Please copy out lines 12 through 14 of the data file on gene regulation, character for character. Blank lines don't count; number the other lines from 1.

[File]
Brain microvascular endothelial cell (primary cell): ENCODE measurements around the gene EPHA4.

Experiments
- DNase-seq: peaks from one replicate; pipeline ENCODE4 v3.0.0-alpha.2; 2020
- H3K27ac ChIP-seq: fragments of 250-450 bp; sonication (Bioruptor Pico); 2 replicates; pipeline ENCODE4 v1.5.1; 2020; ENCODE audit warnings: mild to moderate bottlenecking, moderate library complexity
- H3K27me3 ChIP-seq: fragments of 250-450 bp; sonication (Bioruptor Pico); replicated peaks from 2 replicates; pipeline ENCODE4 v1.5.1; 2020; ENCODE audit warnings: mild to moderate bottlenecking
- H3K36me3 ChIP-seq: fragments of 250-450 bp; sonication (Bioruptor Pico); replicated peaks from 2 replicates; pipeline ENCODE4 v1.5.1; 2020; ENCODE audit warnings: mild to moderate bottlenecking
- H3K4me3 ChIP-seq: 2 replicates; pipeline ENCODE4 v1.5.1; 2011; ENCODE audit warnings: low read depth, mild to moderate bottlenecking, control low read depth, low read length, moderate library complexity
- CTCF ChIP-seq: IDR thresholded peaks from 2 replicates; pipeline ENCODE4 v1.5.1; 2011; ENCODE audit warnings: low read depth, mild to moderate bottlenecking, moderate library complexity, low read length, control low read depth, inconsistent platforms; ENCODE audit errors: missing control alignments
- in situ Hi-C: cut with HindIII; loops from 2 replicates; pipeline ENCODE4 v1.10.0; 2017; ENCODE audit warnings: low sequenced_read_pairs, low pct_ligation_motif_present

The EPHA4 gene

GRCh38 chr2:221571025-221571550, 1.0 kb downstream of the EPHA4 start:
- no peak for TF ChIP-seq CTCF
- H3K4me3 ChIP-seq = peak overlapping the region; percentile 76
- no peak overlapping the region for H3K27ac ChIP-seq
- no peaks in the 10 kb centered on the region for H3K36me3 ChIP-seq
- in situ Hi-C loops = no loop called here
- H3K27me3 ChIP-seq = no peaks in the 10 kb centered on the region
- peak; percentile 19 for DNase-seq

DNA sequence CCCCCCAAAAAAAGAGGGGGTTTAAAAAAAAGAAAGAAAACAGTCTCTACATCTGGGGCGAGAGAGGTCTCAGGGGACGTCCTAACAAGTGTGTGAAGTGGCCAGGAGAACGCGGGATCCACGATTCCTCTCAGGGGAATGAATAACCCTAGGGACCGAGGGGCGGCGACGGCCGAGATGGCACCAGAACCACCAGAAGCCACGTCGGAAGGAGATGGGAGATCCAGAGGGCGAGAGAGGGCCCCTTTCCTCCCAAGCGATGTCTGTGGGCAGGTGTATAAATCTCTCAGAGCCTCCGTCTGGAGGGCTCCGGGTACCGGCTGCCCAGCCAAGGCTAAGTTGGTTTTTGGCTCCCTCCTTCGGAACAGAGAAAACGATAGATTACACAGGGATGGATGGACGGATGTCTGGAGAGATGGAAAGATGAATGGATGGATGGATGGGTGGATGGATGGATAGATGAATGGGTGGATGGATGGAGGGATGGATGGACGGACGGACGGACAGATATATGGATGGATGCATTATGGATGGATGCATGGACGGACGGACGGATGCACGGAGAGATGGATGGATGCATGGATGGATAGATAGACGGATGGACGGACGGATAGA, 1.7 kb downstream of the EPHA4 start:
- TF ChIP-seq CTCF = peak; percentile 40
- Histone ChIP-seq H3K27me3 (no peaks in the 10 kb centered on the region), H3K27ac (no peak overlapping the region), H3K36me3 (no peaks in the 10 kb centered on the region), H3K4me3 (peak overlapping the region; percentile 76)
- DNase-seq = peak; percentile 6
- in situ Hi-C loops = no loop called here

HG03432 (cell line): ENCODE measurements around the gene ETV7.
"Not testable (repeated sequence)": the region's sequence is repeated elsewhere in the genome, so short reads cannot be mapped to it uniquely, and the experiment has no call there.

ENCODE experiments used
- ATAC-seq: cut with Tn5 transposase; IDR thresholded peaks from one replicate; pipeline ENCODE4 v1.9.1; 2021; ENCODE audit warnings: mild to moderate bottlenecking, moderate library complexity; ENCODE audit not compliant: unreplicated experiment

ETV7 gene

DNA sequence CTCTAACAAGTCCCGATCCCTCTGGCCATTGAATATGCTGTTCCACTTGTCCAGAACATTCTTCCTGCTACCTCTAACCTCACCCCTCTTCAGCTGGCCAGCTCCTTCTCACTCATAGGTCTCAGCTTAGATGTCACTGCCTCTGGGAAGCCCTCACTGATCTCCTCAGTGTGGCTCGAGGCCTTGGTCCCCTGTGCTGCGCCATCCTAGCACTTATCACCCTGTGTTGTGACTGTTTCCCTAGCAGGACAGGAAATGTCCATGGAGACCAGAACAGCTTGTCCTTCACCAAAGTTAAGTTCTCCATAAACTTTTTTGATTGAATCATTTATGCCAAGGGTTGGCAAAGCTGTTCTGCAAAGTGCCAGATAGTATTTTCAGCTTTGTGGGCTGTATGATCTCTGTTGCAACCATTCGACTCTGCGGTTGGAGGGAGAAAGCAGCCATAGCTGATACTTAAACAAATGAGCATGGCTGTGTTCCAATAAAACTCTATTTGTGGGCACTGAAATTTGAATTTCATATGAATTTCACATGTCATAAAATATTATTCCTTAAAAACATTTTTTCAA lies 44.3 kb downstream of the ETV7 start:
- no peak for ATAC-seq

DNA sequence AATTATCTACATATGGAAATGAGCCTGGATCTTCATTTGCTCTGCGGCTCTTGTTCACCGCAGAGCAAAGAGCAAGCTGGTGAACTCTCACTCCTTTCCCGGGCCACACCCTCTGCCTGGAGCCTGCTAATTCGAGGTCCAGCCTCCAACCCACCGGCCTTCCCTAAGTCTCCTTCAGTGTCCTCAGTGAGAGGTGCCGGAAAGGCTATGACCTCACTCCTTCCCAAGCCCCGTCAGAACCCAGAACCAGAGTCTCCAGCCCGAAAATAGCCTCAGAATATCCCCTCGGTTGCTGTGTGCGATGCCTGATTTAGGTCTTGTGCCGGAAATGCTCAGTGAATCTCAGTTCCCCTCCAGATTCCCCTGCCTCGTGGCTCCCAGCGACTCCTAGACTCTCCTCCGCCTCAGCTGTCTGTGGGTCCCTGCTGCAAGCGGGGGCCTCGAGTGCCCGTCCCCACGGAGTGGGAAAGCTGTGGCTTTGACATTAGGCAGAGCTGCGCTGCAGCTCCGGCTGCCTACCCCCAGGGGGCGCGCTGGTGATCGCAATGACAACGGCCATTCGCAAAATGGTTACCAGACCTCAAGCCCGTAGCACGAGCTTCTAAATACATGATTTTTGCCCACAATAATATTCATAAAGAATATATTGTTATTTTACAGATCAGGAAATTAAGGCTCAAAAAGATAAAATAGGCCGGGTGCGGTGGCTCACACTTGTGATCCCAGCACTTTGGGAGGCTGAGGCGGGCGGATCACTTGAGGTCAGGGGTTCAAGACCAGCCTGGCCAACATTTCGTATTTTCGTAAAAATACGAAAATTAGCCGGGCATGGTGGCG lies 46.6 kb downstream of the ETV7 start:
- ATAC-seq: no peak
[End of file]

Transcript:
- no peak for TF ChIP-seq CTCF
- H3K4me3 ChIP-seq = peak overlapping the region; percentile 76
- no peak overlapping the region for H3K27ac ChIP-seq